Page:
All of the sites are available via reservation, which is an absolute must on the weekends, especially to get a creekside spot. There’s even a 25-person group site available (yep, it’s creekside too).

6. Rim Lakes

woods canyon lake
Woods Canyon Lake at sunrise. // Photo: Jake Case

Why you should camp here: Cool summer weather and chill vibes — you choose the lake.

  • Reservations accepted: Yes
  • Best season: Spring, Summer, Fall
  • Campsite type: RVs, Tents
  • RV hookups: No

Sitting atop the 8,000 foot high Mogollon Rim, the “Rim Lakes” are a popular destination for escaping the summer heat. With dozen of so lakes (depending on which ones you count) to choose from, you can opt for easy access — but be ready for crowds — or go the distance and really get away. There’s a ton of places to camp out here, with Woods Canyon Lake boasting three campgrounds by itself.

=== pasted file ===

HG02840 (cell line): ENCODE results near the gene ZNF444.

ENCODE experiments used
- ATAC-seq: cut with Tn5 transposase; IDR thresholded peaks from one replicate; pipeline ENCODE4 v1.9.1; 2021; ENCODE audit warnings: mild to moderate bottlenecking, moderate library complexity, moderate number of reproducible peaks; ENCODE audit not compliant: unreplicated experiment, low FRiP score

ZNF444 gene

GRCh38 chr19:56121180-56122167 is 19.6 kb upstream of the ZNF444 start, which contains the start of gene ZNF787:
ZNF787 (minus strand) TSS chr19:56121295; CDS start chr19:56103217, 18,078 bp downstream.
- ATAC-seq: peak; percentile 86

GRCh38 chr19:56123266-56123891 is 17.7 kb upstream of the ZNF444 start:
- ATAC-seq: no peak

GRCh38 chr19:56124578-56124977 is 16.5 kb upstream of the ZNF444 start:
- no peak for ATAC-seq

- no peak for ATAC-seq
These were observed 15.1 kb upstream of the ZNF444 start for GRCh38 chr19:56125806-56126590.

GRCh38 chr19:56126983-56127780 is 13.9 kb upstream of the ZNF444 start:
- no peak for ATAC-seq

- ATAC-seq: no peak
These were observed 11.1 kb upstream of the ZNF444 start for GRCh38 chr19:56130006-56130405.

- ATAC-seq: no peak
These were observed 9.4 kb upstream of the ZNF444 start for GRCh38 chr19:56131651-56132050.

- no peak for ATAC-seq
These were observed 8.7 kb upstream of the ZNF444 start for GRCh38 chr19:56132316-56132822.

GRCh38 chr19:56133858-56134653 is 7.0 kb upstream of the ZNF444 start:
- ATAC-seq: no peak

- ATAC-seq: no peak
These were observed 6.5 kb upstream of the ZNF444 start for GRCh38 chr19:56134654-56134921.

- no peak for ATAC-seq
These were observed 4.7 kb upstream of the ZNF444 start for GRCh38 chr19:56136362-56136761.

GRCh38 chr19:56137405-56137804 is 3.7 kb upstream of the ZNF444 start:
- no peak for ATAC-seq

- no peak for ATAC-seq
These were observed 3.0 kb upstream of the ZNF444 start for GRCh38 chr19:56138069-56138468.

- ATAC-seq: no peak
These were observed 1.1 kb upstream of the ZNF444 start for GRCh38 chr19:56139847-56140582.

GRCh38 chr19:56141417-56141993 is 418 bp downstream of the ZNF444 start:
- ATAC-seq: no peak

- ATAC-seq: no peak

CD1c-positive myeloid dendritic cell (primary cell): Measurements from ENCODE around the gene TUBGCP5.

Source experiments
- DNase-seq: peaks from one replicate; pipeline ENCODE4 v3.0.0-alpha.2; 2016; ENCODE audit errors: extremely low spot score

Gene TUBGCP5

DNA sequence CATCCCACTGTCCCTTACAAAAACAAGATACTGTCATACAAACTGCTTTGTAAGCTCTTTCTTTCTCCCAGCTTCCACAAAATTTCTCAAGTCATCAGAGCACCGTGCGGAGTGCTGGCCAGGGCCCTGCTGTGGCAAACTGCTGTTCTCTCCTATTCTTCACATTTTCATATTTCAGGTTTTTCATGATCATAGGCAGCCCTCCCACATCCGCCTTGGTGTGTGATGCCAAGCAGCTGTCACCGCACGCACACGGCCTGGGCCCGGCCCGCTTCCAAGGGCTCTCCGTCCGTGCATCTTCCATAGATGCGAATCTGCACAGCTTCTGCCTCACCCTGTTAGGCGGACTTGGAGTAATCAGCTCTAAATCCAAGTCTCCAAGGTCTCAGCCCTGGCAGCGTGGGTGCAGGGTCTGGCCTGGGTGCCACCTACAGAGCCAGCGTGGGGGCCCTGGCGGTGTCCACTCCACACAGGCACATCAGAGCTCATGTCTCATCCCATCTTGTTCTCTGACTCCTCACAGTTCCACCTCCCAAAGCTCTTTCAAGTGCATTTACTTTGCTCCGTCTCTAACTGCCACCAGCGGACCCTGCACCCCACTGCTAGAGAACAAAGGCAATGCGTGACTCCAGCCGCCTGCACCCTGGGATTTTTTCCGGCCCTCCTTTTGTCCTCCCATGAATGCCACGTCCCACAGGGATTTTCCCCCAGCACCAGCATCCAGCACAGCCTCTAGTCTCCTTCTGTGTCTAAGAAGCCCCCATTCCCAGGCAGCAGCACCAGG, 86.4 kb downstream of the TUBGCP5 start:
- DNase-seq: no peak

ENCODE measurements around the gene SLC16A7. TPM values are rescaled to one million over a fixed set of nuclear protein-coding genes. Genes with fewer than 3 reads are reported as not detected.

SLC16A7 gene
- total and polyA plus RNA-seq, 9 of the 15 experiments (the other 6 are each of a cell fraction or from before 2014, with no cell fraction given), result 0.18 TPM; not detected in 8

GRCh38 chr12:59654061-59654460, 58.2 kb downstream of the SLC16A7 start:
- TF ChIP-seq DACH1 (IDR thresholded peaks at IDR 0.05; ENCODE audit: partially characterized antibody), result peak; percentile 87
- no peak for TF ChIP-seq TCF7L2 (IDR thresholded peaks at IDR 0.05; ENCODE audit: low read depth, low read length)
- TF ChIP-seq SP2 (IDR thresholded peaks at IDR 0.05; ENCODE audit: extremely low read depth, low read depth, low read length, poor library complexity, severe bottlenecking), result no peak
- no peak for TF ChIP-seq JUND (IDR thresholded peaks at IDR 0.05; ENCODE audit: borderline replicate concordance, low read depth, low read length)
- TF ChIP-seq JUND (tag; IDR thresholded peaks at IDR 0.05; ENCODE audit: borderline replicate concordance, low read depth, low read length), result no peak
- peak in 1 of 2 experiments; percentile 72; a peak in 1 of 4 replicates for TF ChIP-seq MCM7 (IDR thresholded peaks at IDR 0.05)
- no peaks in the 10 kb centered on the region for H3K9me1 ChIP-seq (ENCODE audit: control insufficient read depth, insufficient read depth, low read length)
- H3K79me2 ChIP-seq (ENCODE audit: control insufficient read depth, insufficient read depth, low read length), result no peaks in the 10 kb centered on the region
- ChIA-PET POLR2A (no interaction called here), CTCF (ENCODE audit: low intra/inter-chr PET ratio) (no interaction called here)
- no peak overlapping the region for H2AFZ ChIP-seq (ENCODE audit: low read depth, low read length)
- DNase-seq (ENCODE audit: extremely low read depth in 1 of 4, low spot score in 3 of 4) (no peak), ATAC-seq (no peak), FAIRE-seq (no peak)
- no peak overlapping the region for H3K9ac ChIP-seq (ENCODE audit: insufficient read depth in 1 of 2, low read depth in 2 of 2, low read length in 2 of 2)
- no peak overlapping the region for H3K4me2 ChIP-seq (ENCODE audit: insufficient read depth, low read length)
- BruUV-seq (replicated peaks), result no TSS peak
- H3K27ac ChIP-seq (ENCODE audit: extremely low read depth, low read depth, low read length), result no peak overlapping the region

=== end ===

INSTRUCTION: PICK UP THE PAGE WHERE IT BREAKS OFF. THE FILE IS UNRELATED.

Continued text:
Located near Highway 260, Willow Springs Lake and Woods Canyon Lake are the easiest to get to but are also the most crowded. Bear Canyon Lake may have the best balance between seclusion and accessibility, but will still attract a weekend crowd. Knoll Lake is by far the most private, but requires 20+ miles of dirt road driving.

No matter which adventure you choose, there’s an almost unlimited amount of forest to explore at the Rim Lakes. Our Mogollon Rim Hiking and Camping Guide has more in-depth info.

7. Oak Creek Canyon

pine flat campground
A creekside campsite at the Pine Flat Campground. // Photo: Jake Case

Why you should camp here: Soak up summer creekside in this forested canyon above Sedona.

  • Reservations accepted: Yes
  • Best season: Spring, Summer, Fall, Winter
  • Campsite type: RVs, Tents, Cabins
  • RV hookups: Yes